Objective: This study used a multi-method approach to examine the effectiveness of a pedometer-based intervention delivered by health professionals for increasing walking.
Methods: Pedometer packs were distributed to 374 patients who undertook a 12-week walking programme. Changes in walking were assessed at three months (using self-reported step-counts [n = 139] and questionnaire data [n = 104]) and at six months (using patient questionnaire data [n = 112]). Qualitative data were collected at both time points to identify underlying mechanisms.
Results: After 12 weeks patients had increased their step-counts by 4532 steps/day (p < .001) and at six months were achieving 2977 more steps/day (equivalent to around 30 min/day) than at baseline. Over half the patients reported achieving this target on at least 5 days/week. Qualitative data indicated that the pedometer pack was perceived to be most effective when patients were ready to change and when ongoing support was made available.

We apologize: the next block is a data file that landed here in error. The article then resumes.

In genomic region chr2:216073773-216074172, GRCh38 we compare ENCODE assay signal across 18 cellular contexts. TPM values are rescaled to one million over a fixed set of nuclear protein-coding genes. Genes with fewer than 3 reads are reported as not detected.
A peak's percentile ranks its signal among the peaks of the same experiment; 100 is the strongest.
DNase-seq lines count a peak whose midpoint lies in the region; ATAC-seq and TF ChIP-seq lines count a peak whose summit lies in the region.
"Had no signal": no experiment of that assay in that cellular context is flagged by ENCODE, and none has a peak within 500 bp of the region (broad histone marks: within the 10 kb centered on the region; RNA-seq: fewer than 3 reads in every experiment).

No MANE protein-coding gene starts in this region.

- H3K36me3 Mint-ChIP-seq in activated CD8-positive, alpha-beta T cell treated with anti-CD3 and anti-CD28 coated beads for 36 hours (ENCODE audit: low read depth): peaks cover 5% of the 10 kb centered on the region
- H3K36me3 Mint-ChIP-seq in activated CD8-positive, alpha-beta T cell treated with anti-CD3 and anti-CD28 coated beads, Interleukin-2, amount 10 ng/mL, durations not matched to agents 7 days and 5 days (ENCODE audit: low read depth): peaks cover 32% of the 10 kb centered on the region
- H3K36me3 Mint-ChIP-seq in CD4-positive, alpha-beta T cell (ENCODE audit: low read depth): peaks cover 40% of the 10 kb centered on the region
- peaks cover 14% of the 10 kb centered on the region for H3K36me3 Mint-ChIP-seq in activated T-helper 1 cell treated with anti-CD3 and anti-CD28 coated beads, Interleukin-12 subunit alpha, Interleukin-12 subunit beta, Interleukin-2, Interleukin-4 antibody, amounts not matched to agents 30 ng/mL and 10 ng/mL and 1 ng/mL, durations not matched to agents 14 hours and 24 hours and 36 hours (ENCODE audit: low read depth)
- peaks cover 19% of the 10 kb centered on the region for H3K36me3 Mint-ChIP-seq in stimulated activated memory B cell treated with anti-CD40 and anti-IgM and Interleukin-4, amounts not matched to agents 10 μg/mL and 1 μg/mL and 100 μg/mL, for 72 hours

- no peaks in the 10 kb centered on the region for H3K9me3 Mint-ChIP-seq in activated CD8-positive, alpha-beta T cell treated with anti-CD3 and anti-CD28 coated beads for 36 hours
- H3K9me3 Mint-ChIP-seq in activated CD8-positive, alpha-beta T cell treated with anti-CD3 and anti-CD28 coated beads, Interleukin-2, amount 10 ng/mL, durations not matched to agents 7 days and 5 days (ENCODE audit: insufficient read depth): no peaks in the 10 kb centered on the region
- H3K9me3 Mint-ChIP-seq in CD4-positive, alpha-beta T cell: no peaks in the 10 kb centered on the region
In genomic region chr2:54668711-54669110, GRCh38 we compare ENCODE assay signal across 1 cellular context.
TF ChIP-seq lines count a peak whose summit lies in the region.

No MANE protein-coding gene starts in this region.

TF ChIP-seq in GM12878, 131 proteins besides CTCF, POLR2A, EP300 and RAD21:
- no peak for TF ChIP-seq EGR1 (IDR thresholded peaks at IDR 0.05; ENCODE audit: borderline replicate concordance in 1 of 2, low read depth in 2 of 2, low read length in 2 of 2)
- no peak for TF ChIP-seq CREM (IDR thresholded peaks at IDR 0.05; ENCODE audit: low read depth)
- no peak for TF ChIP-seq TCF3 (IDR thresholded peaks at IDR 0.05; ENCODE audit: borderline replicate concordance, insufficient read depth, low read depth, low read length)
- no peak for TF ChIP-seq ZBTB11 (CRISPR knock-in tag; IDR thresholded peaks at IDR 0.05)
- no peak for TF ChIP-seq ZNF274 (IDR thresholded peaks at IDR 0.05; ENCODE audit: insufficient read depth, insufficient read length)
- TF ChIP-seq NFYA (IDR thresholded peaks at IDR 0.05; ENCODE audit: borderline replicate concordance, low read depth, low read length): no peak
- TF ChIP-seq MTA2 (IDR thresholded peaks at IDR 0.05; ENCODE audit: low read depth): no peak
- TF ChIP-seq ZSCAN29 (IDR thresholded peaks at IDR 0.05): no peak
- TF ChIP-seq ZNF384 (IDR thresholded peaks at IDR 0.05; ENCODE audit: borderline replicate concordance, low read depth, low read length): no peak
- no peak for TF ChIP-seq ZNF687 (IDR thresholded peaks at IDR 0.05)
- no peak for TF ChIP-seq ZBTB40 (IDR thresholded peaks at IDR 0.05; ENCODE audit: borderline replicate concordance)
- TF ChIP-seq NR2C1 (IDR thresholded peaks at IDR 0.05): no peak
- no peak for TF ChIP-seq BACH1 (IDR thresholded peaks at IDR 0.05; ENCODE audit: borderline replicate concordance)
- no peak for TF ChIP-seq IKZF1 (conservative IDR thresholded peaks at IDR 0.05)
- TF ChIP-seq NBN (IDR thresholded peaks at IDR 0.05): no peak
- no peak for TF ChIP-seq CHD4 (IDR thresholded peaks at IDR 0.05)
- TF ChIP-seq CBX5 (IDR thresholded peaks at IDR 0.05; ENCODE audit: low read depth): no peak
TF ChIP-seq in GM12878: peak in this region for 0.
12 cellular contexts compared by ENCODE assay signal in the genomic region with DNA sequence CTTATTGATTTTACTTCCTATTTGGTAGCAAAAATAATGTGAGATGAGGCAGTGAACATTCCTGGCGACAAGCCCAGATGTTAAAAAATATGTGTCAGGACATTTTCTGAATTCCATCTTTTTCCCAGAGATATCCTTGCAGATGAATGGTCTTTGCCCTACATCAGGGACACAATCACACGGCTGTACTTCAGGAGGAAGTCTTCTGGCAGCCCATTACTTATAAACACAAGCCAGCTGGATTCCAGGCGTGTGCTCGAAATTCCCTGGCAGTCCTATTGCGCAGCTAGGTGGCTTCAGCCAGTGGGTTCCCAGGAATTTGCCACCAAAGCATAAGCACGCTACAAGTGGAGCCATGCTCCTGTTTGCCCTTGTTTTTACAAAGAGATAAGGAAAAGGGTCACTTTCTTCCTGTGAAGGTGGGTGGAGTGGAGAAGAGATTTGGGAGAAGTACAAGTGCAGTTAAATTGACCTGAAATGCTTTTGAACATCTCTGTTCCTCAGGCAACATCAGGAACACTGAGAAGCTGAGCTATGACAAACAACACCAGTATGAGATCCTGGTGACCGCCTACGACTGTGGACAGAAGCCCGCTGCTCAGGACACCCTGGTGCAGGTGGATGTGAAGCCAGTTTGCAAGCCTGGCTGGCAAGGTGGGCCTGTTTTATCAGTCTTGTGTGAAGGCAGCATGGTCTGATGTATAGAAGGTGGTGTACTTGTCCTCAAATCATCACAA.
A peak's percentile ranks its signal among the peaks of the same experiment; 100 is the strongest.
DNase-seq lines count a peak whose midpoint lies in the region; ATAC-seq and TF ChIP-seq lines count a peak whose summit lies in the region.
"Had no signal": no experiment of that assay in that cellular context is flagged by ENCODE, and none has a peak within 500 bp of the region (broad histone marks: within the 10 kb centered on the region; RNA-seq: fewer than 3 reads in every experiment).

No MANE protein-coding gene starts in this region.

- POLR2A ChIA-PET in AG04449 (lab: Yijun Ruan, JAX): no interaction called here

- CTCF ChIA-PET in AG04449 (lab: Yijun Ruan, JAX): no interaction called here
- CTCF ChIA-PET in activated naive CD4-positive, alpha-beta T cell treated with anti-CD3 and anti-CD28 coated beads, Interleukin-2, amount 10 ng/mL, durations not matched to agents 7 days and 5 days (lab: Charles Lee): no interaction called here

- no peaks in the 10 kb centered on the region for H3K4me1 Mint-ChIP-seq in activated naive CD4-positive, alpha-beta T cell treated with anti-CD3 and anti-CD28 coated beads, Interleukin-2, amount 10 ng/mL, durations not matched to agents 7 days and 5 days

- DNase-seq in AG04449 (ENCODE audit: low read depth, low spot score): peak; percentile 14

Conclusion: These findings support the use of pedometer-based interventions in primary care and suggest that the pedometer pack Could lead to sustainable changes in walking. Further investigation, using a randomised controlled trial design, is warranted.
Practice implications: Provision of social support and accurate identification of patient readiness to change are important considerations in future implementation of the intervention. (c) 2008 Elsevier Ireland Ltd. All rights reserved.
- primary care
- physical activity
- randomized controlled-trial
- activity intervention
- transtheoretical model
- general practitioners
- activity promotion
- practice nurses
- improve health
- public health